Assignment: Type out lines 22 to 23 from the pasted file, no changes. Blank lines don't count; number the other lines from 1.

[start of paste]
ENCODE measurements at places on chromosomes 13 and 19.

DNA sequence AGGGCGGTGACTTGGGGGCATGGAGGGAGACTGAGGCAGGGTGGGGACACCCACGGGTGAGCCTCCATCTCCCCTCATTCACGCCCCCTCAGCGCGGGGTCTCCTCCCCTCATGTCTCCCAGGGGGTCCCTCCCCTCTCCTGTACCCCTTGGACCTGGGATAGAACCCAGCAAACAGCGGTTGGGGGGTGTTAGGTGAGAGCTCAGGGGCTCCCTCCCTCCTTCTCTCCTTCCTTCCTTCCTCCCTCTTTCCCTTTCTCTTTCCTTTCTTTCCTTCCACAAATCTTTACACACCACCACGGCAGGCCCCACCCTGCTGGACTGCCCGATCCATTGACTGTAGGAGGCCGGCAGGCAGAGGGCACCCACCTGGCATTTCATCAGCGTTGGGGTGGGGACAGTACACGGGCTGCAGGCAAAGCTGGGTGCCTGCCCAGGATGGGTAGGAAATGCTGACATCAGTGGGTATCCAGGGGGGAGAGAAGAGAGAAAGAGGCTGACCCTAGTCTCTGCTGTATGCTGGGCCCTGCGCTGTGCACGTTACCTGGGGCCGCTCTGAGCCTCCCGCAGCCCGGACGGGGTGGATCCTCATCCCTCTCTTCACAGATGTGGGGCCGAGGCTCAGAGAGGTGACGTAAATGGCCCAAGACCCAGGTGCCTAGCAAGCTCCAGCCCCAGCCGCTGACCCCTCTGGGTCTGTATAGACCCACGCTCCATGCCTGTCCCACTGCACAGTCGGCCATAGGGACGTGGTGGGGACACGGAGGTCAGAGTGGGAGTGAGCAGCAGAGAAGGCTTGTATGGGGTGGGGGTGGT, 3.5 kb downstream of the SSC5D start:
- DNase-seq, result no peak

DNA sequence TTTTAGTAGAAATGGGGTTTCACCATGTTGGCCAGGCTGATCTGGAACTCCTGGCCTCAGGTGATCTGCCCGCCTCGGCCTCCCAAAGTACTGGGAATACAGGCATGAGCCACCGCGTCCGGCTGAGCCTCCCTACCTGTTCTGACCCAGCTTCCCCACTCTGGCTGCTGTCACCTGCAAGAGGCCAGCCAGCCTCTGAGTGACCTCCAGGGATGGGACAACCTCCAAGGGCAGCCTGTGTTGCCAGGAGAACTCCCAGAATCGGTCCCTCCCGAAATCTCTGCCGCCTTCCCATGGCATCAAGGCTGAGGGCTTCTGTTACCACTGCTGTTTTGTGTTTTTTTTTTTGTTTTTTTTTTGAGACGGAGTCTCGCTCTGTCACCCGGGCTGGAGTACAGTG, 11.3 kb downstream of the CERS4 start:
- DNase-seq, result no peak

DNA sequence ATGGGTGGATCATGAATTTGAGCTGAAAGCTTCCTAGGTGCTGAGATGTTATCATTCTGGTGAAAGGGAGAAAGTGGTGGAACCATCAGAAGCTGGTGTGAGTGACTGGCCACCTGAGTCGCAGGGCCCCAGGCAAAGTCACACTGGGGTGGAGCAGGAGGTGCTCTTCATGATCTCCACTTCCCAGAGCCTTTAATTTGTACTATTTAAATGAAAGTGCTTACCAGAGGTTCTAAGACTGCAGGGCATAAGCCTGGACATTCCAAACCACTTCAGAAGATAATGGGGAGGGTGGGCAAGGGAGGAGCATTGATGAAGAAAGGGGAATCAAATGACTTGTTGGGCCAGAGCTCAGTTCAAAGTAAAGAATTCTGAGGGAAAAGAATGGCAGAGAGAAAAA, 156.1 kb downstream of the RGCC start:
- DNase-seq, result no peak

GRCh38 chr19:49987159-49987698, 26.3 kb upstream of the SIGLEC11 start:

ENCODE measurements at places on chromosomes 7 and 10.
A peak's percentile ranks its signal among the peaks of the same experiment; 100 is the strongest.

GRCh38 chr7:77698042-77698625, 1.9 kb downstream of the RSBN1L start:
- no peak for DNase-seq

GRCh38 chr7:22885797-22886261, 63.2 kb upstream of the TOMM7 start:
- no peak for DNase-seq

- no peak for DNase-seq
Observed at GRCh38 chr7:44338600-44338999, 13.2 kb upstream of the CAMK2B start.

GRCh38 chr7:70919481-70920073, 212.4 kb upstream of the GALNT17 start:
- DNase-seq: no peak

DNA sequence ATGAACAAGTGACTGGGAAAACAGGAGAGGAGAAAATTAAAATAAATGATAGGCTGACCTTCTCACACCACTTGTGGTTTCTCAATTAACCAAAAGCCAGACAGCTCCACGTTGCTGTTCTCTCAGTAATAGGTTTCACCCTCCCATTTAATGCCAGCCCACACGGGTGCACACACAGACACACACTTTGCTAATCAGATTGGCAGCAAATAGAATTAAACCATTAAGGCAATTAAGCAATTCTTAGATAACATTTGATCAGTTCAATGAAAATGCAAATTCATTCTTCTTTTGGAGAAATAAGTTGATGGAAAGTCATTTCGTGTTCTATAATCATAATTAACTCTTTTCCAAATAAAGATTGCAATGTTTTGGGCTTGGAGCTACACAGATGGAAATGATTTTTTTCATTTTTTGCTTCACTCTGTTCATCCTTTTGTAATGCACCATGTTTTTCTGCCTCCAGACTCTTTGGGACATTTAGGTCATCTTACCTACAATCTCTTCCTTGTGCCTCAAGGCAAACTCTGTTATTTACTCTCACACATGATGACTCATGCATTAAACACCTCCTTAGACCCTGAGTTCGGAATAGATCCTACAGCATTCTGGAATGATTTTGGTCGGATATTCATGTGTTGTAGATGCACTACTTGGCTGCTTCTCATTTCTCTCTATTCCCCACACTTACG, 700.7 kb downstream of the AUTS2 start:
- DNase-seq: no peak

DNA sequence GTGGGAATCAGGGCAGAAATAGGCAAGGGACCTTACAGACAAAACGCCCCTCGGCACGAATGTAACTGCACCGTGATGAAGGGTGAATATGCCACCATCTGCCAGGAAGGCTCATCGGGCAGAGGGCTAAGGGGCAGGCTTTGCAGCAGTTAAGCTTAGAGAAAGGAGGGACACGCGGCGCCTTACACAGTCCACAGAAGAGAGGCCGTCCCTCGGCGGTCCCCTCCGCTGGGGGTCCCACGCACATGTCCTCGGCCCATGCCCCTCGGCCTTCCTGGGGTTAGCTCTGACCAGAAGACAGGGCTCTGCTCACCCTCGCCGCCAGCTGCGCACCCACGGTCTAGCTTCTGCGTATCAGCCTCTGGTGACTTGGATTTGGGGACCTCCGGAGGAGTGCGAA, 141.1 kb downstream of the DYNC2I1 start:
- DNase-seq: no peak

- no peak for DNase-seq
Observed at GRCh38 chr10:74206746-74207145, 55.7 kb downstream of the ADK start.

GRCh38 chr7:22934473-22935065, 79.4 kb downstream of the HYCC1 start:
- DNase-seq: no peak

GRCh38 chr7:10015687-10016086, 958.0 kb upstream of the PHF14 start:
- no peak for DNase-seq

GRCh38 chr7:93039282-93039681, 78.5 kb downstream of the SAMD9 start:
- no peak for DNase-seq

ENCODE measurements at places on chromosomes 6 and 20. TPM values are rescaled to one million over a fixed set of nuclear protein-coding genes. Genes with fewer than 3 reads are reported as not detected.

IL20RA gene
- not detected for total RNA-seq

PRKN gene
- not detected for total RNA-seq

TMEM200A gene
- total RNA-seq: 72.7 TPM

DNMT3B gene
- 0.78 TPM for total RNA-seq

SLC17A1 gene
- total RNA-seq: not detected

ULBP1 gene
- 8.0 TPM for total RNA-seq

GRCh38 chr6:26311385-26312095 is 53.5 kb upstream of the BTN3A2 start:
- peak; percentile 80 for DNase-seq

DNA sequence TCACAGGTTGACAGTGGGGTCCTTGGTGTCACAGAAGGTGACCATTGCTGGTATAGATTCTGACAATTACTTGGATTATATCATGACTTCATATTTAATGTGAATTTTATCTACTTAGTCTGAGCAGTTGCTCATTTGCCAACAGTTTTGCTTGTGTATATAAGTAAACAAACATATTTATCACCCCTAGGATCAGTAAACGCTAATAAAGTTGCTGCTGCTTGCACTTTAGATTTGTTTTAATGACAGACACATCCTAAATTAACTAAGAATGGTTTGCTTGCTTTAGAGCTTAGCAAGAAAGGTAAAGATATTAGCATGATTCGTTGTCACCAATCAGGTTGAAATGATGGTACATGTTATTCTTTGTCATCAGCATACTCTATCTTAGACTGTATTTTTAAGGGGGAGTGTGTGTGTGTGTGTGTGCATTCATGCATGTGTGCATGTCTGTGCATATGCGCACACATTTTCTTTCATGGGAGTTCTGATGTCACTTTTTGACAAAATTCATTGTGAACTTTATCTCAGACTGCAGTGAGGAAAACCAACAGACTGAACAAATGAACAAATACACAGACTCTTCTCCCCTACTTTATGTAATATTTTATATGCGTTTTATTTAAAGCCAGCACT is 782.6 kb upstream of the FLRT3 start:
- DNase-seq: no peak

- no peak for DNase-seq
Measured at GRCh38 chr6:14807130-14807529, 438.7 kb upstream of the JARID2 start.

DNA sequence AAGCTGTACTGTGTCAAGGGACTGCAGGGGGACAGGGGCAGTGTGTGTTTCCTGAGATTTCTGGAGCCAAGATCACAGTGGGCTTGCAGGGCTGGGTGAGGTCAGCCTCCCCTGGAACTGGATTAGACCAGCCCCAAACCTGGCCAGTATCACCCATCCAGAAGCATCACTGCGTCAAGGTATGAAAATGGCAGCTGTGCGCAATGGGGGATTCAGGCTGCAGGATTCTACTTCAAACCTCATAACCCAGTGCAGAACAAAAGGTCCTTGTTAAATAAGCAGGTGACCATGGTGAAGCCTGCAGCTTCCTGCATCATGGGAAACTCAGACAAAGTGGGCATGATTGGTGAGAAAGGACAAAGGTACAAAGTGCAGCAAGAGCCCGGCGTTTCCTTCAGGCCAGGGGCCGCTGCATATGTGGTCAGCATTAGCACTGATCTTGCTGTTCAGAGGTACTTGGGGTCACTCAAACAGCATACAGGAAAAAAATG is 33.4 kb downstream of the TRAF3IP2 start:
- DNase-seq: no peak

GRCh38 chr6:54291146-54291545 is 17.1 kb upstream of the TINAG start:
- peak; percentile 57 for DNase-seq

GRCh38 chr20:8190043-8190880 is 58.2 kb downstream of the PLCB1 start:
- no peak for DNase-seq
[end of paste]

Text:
- DNase-seq: no peak

- no peak for DNase-seq